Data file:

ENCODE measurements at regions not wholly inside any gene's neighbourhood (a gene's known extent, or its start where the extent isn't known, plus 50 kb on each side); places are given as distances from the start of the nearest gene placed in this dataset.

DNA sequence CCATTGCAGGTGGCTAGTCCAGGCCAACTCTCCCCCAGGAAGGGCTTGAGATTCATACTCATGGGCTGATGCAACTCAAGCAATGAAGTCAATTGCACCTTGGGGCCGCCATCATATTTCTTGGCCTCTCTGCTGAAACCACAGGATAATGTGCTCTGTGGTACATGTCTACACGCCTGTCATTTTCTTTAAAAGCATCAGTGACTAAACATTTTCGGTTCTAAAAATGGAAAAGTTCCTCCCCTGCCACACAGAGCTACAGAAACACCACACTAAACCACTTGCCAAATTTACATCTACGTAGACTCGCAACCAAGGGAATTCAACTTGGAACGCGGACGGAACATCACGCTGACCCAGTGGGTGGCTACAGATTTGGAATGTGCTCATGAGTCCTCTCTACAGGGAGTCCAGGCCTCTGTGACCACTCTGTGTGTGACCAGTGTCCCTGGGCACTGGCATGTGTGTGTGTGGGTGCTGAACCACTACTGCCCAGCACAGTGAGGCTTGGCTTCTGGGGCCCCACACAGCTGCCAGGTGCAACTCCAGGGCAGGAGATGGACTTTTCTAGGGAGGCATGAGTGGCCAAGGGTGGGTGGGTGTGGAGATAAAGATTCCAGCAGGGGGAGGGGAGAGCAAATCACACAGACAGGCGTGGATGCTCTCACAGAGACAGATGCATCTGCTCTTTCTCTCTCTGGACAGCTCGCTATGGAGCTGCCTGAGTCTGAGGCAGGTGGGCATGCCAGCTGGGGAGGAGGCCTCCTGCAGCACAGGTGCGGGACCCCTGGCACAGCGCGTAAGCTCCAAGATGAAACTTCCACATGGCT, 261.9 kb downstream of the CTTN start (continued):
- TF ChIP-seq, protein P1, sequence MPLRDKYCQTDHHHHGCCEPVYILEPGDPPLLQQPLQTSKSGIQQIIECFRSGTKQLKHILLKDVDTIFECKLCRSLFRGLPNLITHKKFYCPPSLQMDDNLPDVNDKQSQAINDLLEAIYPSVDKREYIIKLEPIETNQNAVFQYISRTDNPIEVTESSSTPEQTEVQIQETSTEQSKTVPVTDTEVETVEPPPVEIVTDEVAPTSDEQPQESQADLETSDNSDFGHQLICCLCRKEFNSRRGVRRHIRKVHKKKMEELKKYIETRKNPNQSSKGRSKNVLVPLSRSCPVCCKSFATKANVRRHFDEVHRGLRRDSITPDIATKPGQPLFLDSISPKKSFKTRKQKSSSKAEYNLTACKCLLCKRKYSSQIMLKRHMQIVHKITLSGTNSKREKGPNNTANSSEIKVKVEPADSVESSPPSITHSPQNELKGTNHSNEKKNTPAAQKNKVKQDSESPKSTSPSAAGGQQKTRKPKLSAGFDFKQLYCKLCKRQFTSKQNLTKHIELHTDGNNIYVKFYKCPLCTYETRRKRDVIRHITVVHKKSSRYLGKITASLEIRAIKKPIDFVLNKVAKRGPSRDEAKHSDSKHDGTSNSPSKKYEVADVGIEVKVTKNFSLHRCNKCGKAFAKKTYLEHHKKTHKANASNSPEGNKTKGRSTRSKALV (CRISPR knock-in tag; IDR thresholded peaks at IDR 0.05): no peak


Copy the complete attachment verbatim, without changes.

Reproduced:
ENCODE measurements at regions not wholly inside any gene's neighbourhood (a gene's known extent, or its start where the extent isn't known, plus 50 kb on each side); places are given as distances from the start of the nearest gene placed in this dataset.

DNA sequence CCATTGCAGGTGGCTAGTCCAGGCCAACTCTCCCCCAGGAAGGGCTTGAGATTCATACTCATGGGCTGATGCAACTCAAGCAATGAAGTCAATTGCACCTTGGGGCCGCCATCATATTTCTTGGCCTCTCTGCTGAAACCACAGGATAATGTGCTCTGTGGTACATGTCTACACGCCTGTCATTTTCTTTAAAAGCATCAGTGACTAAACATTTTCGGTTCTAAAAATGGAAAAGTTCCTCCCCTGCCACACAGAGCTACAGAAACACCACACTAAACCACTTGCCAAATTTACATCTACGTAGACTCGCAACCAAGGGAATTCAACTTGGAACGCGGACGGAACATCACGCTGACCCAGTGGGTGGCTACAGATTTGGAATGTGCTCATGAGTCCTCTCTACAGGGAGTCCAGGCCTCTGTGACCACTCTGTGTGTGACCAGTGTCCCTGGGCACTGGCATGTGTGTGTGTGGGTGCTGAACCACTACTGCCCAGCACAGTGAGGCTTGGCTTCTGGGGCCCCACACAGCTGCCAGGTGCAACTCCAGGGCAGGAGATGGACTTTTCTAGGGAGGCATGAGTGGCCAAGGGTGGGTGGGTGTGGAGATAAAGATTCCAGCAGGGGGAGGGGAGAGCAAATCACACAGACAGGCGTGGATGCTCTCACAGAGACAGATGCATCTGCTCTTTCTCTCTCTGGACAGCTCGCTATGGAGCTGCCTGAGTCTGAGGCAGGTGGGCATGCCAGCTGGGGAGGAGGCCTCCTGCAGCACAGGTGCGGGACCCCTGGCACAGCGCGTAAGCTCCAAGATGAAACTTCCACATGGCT, 261.9 kb downstream of the CTTN start (continued):
- TF ChIP-seq, protein P1, sequence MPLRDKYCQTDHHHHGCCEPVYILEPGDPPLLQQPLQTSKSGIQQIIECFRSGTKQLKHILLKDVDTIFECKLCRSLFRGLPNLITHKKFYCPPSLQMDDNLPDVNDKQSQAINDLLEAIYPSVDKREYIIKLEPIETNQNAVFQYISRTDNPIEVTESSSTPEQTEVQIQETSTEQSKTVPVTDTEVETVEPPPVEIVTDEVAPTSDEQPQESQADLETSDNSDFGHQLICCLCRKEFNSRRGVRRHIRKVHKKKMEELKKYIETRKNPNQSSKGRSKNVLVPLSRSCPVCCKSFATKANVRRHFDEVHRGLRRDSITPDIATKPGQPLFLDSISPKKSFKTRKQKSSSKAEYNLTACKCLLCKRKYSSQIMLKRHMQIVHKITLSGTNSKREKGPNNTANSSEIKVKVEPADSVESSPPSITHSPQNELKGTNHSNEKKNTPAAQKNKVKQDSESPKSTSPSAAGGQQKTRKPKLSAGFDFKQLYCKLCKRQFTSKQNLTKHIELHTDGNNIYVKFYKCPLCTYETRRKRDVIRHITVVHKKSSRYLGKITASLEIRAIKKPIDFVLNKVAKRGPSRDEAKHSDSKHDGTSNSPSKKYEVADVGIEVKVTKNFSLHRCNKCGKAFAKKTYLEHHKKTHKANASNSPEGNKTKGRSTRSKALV (CRISPR knock-in tag; IDR thresholded peaks at IDR 0.05): no peak